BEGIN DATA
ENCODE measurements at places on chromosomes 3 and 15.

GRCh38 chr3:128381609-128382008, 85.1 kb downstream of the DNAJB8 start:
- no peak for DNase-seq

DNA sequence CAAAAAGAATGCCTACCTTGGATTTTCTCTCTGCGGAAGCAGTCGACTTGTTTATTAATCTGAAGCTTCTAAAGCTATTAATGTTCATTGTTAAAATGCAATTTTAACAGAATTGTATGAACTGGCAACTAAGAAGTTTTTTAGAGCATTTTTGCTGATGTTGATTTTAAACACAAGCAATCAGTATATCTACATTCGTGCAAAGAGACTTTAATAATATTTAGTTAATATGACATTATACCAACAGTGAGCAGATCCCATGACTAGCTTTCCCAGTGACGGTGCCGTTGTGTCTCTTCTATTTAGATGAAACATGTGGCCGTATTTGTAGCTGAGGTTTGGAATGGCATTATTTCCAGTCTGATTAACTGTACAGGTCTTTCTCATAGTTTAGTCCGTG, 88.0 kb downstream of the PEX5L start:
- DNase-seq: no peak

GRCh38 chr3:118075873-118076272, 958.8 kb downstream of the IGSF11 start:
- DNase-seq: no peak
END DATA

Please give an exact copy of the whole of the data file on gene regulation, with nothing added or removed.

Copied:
ENCODE measurements at places on chromosomes 3 and 15.

GRCh38 chr3:128381609-128382008, 85.1 kb downstream of the DNAJB8 start:
- no peak for DNase-seq

DNA sequence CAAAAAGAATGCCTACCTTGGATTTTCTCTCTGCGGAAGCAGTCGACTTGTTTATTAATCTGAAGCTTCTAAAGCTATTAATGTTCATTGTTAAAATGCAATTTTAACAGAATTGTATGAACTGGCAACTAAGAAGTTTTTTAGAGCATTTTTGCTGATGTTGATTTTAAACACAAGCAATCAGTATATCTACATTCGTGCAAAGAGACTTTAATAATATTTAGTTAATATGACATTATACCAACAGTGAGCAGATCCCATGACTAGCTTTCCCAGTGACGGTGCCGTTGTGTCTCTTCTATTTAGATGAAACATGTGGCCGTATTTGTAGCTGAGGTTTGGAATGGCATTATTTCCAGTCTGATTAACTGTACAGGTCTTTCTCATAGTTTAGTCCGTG, 88.0 kb downstream of the PEX5L start:
- DNase-seq: no peak

GRCh38 chr3:118075873-118076272, 958.8 kb downstream of the IGSF11 start:
- DNase-seq: no peak